The University of Cincinnati investigators will enroll more than 20 women with early stage breast cancer in a unique clinical trial involving the most expensive medical device in the region.
The trial involves proton radiotherapy designed to zap cancer with particles that travel faster than a bolt of lightning—and with laser like precision.
The Research Site
Treatment will occur at the $120 million Cincinnati Children’s Hospital Medical Center/UC health Proton Therapy Center in Butler County. Opened up in 2016, the 120-ton particle accelerator called a cyclotron attacks tumors with a beam of radiation that can be focused to within a millimeter—the size of a coarse grain of salt.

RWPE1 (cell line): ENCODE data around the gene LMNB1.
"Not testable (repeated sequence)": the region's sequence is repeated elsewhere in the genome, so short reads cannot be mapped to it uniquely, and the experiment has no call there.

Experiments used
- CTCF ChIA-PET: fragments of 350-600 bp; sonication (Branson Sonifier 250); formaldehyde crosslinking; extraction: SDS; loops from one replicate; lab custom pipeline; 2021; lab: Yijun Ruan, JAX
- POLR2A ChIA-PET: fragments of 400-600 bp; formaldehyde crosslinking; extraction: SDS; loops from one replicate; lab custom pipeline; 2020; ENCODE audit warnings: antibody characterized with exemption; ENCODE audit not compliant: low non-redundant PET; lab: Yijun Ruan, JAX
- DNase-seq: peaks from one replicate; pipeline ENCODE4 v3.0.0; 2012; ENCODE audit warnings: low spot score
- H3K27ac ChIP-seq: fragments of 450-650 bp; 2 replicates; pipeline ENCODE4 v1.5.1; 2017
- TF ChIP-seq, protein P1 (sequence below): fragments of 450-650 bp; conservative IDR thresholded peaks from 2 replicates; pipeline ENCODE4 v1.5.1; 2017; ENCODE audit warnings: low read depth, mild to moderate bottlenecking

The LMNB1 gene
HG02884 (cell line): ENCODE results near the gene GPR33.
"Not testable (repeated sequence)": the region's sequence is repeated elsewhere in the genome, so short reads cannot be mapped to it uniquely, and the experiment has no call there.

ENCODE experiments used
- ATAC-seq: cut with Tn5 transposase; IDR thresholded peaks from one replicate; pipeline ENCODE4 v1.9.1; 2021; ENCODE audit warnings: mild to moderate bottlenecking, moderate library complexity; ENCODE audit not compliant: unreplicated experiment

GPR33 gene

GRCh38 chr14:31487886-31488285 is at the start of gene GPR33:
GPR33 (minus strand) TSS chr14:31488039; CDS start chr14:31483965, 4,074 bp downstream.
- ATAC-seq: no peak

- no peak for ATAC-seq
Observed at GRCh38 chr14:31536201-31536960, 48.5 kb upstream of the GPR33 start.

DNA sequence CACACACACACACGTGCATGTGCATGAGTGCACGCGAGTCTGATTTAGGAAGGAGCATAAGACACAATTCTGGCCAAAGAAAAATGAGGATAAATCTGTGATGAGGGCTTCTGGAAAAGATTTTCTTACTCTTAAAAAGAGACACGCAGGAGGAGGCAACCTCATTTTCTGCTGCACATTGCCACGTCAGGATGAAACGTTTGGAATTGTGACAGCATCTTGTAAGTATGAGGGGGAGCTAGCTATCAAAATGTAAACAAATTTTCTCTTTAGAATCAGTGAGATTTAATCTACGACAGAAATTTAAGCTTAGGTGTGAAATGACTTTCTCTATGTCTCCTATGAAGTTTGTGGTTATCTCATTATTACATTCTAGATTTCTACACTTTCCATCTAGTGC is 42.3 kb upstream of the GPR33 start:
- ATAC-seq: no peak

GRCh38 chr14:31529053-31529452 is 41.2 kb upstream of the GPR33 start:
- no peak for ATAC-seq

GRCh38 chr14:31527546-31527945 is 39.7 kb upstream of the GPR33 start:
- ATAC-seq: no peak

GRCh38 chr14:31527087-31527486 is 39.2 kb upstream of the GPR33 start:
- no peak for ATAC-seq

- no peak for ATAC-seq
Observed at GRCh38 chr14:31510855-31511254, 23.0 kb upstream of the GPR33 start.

The UC Proton Therapy Center is the only facility of its kind locally, and one of about 29 in the United States. Its cost to build was $60 million, and another $50 million for the ProBeam brand of proton equipment. Additional equipment cost $10 million.
Who is Leading the Study?
Dr. Teresa Meier, assistant professor of radiation oncology at the UC College
UC researchers are recruiting women 50 or older who have been diagnosed with breast cancer at states o or IA—a tumor that is less than 3 centimeters and hasn’t spread to lymph nodes.